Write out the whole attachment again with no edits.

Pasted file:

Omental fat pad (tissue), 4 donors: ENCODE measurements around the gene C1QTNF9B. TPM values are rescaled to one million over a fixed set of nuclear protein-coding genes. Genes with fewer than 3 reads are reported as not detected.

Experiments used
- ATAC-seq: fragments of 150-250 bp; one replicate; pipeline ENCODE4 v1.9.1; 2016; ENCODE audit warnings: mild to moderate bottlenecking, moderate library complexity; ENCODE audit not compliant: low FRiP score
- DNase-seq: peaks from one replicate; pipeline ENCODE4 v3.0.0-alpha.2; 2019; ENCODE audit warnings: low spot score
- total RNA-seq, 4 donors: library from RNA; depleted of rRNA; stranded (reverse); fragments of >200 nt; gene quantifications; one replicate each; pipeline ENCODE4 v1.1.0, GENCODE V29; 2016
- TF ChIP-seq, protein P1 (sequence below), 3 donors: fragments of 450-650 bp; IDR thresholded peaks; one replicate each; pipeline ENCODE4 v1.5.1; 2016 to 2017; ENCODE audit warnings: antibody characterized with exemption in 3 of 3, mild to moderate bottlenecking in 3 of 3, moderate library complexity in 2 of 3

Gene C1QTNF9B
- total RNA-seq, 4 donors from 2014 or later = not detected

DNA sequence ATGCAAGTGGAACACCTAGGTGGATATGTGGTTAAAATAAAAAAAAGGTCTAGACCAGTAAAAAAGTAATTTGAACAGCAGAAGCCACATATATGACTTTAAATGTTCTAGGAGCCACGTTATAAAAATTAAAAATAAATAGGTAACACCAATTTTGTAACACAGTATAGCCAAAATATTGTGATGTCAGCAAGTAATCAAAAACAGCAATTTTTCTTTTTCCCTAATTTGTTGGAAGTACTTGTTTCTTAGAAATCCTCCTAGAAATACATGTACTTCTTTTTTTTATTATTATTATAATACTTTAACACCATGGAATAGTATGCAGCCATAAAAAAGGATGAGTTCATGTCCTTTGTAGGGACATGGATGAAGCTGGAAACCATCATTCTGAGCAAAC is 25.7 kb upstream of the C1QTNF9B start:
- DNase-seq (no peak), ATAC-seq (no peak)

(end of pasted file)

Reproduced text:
Omental fat pad (tissue), 4 donors: ENCODE measurements around the gene C1QTNF9B. TPM values are rescaled to one million over a fixed set of nuclear protein-coding genes. Genes with fewer than 3 reads are reported as not detected.

Experiments used
- ATAC-seq: fragments of 150-250 bp; one replicate; pipeline ENCODE4 v1.9.1; 2016; ENCODE audit warnings: mild to moderate bottlenecking, moderate library complexity; ENCODE audit not compliant: low FRiP score
- DNase-seq: peaks from one replicate; pipeline ENCODE4 v3.0.0-alpha.2; 2019; ENCODE audit warnings: low spot score
- total RNA-seq, 4 donors: library from RNA; depleted of rRNA; stranded (reverse); fragments of >200 nt; gene quantifications; one replicate each; pipeline ENCODE4 v1.1.0, GENCODE V29; 2016
- TF ChIP-seq, protein P1 (sequence below), 3 donors: fragments of 450-650 bp; IDR thresholded peaks; one replicate each; pipeline ENCODE4 v1.5.1; 2016 to 2017; ENCODE audit warnings: antibody characterized with exemption in 3 of 3, mild to moderate bottlenecking in 3 of 3, moderate library complexity in 2 of 3

Gene C1QTNF9B
- total RNA-seq, 4 donors from 2014 or later = not detected

DNA sequence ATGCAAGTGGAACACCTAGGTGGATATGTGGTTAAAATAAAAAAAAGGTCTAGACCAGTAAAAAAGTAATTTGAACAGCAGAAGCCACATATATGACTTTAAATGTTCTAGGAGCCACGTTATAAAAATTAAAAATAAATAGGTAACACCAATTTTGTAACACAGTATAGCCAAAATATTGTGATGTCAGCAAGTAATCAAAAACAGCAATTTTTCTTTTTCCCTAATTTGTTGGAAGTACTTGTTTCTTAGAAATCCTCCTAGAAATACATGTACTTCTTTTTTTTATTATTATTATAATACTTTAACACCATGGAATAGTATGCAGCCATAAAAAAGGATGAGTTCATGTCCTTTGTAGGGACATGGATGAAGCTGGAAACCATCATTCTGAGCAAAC is 25.7 kb upstream of the C1QTNF9B start:
- DNase-seq (no peak), ATAC-seq (no peak)